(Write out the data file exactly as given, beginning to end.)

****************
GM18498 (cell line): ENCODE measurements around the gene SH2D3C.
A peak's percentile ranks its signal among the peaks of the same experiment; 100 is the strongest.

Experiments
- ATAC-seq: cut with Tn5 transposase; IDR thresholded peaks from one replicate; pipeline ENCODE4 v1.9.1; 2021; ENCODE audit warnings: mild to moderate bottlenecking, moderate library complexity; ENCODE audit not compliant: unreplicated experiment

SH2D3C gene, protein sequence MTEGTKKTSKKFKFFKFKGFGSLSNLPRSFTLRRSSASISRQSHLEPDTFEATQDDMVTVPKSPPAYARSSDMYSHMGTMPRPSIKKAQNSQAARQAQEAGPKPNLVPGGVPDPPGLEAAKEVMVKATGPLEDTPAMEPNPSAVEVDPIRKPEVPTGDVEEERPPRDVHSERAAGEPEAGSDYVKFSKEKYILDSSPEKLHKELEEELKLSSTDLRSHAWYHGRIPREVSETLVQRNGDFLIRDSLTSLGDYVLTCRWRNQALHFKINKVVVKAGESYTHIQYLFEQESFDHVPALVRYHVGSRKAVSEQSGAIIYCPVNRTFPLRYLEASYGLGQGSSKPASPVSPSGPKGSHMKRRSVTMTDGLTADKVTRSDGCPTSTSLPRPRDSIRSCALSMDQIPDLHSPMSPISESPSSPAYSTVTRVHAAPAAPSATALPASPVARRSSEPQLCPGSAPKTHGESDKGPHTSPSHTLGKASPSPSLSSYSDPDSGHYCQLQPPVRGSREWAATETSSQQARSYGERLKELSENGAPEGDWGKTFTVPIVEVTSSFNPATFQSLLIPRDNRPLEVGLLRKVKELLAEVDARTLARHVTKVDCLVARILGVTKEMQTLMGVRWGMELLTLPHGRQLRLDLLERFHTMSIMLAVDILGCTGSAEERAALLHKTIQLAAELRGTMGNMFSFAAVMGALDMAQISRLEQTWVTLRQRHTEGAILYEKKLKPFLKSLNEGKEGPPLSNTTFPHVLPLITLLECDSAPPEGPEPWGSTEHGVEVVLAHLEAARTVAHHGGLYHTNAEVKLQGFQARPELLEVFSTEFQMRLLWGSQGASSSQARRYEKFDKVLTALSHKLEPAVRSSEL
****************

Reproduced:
GM18498 (cell line): ENCODE measurements around the gene SH2D3C.
A peak's percentile ranks its signal among the peaks of the same experiment; 100 is the strongest.

Experiments
- ATAC-seq: cut with Tn5 transposase; IDR thresholded peaks from one replicate; pipeline ENCODE4 v1.9.1; 2021; ENCODE audit warnings: mild to moderate bottlenecking, moderate library complexity; ENCODE audit not compliant: unreplicated experiment

SH2D3C gene, protein sequence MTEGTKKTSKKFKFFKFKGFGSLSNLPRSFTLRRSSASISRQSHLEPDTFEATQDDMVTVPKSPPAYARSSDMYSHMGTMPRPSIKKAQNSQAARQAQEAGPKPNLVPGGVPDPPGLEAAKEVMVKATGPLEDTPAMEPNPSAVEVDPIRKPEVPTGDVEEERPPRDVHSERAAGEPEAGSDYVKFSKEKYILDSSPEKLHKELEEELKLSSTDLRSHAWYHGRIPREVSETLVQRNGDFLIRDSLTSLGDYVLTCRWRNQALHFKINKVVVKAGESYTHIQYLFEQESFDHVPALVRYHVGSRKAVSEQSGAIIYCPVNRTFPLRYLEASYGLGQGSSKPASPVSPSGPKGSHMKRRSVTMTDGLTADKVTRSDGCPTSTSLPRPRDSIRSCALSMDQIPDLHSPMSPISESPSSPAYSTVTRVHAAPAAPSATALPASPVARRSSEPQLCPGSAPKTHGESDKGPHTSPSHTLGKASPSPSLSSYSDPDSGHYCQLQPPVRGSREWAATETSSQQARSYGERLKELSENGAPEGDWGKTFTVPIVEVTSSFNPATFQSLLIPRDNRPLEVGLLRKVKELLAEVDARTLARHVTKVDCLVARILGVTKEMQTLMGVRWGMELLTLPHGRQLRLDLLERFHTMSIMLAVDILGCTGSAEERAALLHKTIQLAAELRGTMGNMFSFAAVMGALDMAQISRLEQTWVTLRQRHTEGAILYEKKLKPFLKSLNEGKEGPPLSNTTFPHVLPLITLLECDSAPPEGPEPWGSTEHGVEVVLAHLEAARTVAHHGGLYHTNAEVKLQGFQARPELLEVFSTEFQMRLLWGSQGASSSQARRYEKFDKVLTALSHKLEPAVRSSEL